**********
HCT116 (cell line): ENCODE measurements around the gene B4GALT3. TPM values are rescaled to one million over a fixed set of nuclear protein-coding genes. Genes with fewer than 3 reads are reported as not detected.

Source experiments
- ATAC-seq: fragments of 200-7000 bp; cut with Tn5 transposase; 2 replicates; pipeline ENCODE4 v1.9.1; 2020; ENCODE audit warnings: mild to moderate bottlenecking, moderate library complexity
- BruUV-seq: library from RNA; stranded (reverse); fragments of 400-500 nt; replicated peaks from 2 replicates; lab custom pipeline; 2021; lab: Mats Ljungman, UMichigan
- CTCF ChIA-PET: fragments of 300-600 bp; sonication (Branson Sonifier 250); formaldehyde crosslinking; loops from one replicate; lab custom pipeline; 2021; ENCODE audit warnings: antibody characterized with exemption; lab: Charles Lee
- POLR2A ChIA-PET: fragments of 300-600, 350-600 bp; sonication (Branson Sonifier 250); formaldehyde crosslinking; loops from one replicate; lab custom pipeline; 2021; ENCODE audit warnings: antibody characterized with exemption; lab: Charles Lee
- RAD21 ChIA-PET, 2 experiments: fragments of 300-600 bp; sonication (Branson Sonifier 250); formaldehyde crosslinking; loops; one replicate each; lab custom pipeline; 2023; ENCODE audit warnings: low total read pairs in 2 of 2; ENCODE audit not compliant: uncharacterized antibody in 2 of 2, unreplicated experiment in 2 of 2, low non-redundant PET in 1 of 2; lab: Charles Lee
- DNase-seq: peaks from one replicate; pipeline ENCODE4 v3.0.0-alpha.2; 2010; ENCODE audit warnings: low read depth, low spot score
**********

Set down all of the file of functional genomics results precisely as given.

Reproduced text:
HCT116 (cell line): ENCODE measurements around the gene B4GALT3. TPM values are rescaled to one million over a fixed set of nuclear protein-coding genes. Genes with fewer than 3 reads are reported as not detected.

Source experiments
- ATAC-seq: fragments of 200-7000 bp; cut with Tn5 transposase; 2 replicates; pipeline ENCODE4 v1.9.1; 2020; ENCODE audit warnings: mild to moderate bottlenecking, moderate library complexity
- BruUV-seq: library from RNA; stranded (reverse); fragments of 400-500 nt; replicated peaks from 2 replicates; lab custom pipeline; 2021; lab: Mats Ljungman, UMichigan
- CTCF ChIA-PET: fragments of 300-600 bp; sonication (Branson Sonifier 250); formaldehyde crosslinking; loops from one replicate; lab custom pipeline; 2021; ENCODE audit warnings: antibody characterized with exemption; lab: Charles Lee
- POLR2A ChIA-PET: fragments of 300-600, 350-600 bp; sonication (Branson Sonifier 250); formaldehyde crosslinking; loops from one replicate; lab custom pipeline; 2021; ENCODE audit warnings: antibody characterized with exemption; lab: Charles Lee
- RAD21 ChIA-PET, 2 experiments: fragments of 300-600 bp; sonication (Branson Sonifier 250); formaldehyde crosslinking; loops; one replicate each; lab custom pipeline; 2023; ENCODE audit warnings: low total read pairs in 2 of 2; ENCODE audit not compliant: uncharacterized antibody in 2 of 2, unreplicated experiment in 2 of 2, low non-redundant PET in 1 of 2; lab: Charles Lee
- DNase-seq: peaks from one replicate; pipeline ENCODE4 v3.0.0-alpha.2; 2010; ENCODE audit warnings: low read depth, low spot score